March 10, 2010

Covered bridge will honor Bridgton artisan

— Bob Dunning left a mark on the Lakes Region town of Bridgton. Dunning was an artisan who restored historic barns and homes. He was a fine woodworker and carver and also an ardent environmentalist who helped defeat a proposed nuclear waste repository in western Maine back in the 1980s.

click image to enlarge

click image to enlarge

When Dunning died unexpectedly after suffering a heart attack in November 2007, at age 57, hundreds came to pay tribute. Folks had to be turned away from the Bridgton Congregational Church. People parked a mile away and walked to get in. The ceremony had to be videotaped so everyone could see it.

''He was so well-known in town,'' said Jack Heffernan, a longtime friend living on Bridgton's Highland Lake. ''He was a trusted elder.''

Now, those in the community are committed to installing a lasting memorial to the man -- one that will reflect a love of nature and woodworking, as well as the giving spirit Dunning possessed.

The Bob Dunning Memorial Bridge will eventually provide access to Pondicherry Park, a 66-acre gem of undeveloped woods and streams smack dab in the heart of Bridgton.

The park, encompassing an area bordered by Hannaford on Route 302 on the east and Bridgton Hospital to the west, extends northward to the Magic Lantern Theater. Environmental groups, land trusts, town officials and property owners have pieced it together for many years.

The section is historic and had many mills situated along Stevens Brook years ago. This brook, as well as Willet Brook that runs behind the Hannaford store, protected the area from modern development.

But these waterways are now hindering access to the network of hiking trails and woods. Thus, two bridges have been proposed to link the parcel for pedestrians.

A small bridge will be installed near the elementary school, and a larger, covered bridge bearing Dunning's name will be installed behind the Magic Lantern.

After Dunning's death, Jack and Deborah Heffernan held a meeting at their home, where local artisans and environmentalists hatched the idea for the Bob Dunning Memorial Bridge.

''We contemplated what the world was going to be like without Bob Dunning,'' recalls Deborah Heffernan. ''The Pondicherry Park was being created, a main bridge was needed between the downtown and beautiful Stevens Brook, and so it occurred to us that the bridge should be named for Bob Dunning.

''He bridged the most important parts of life here in western Maine: traditional ways, such as arts and crafts, and taking care of your environment.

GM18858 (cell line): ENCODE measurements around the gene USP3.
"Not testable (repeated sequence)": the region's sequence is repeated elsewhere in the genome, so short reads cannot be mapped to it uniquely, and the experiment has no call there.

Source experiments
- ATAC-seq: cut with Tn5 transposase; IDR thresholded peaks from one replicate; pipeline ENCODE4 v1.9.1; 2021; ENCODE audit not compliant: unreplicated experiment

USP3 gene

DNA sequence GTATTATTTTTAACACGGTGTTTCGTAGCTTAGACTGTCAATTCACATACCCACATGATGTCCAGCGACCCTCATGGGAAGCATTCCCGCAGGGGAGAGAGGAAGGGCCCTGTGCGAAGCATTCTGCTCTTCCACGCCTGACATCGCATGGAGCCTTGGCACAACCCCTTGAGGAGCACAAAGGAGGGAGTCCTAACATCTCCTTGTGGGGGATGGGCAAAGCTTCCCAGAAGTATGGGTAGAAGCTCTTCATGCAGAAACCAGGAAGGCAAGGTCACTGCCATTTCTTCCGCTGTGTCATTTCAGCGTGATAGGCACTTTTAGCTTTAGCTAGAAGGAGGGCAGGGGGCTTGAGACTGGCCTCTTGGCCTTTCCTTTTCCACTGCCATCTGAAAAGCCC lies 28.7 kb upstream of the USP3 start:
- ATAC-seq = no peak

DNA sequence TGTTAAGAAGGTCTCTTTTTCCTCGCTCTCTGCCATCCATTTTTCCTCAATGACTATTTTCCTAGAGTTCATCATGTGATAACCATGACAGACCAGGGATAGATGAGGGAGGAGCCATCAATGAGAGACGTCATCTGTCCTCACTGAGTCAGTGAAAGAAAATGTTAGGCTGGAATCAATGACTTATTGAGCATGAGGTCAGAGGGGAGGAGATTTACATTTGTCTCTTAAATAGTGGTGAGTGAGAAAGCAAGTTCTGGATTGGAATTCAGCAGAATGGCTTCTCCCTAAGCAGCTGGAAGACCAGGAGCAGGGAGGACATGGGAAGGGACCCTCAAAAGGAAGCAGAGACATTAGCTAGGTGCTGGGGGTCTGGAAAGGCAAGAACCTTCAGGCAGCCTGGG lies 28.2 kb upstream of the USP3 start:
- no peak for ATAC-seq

''Environment and artistic beauty were the two sides of Bob.''

Dunning was active in the local preservation community and knew historic timber-framed structures intimately. So it was natural when longtime friend and timber framer Andy Buck, along with a handful of other local artisans -- Henry Banks, Greg Marston and Eve Abreau -- teamed up to design the covered bridge.

Buck, who designed and built what would become the well-known Stone Mountain Arts Center in nearby Brownfield, said the bridge will span 60 feet and will arch in a graceful bow across Stevens Brook. Its walls will also bow outward in the center.

''I've never done a bridge before,'' said Buck, who knew Dunning for 20 years, ''but I'm looking forward to building this bridge.''

To reflect Dunning's role as an environmental educator, the bridge will purposely incorporate different species of native trees. With a frame built mostly from pine, the horizontal tie beams that hold the tops off the walls from spreading apart will be sawed on just two sides, Buck said. The remaining bark will assist in identification purposes for lessons with local schoolkids.

Much like the persona of the man to whom the bridge will be dedicated, the Pondicherry Park and Dunning Memorial Bridge efforts are large. Loon Echo Land Trust owns part of, or is in the process of acquiring conservation easements on the rest of the park's acreage.

Including the bridge, the whole endeavor will take upwards of $700,000, of which more than $500,000 has been raised. The bridge will cost $211,000.

Many individuals, as well as government and business groups have pledged support. But despite being fully engineered and permitted, the bridge has yet to receive its necessary funding; Buck has yet to begin his work.

Lakes Environmental Association President Peter Lowell was a colleague of Dunning and helped defeat the proposed nuclear waste project in the 1980s. The pair collaborated on Bridgton planning issues as well.

''The funding for the Bob Dunning Bridge is the final push of the project,'' said Lowell ''We can't let this go; people are getting more and more excited about it.''

Lowell said the nature of the floodplain at the bridge site requires working in the fall when water levels are low. It's the hope a couple of months will bring in the needed fundraising so the initial goal of installing footings and steel beams to support the bridge can commence if the $30,000-$40,000 is raised.

''If we can get the steel in the ground, I think we can uncork all this all this energy people have,'' said Lowell. ''The bridge will then be kind of a community barn raising.''

The Heffernans note that people have pledged materials and time, including logs hauled out by oxen from their own woodlots to be sawed into bridge beams.

''It was never intended to be this way, but we think it will inevitably become a tourist attraction,'' said Deborah Heffernan, ''because beautiful things do.''

To find out more about the Bob Dunning Memorial Bridge and make a donation, visit, or call 647-4352 (Loon Echo Land Trust), or 647-8580 (Lakes Environmental Association).

Don Perkins is a freelance writer who lives in Raymond. He can be reached at:

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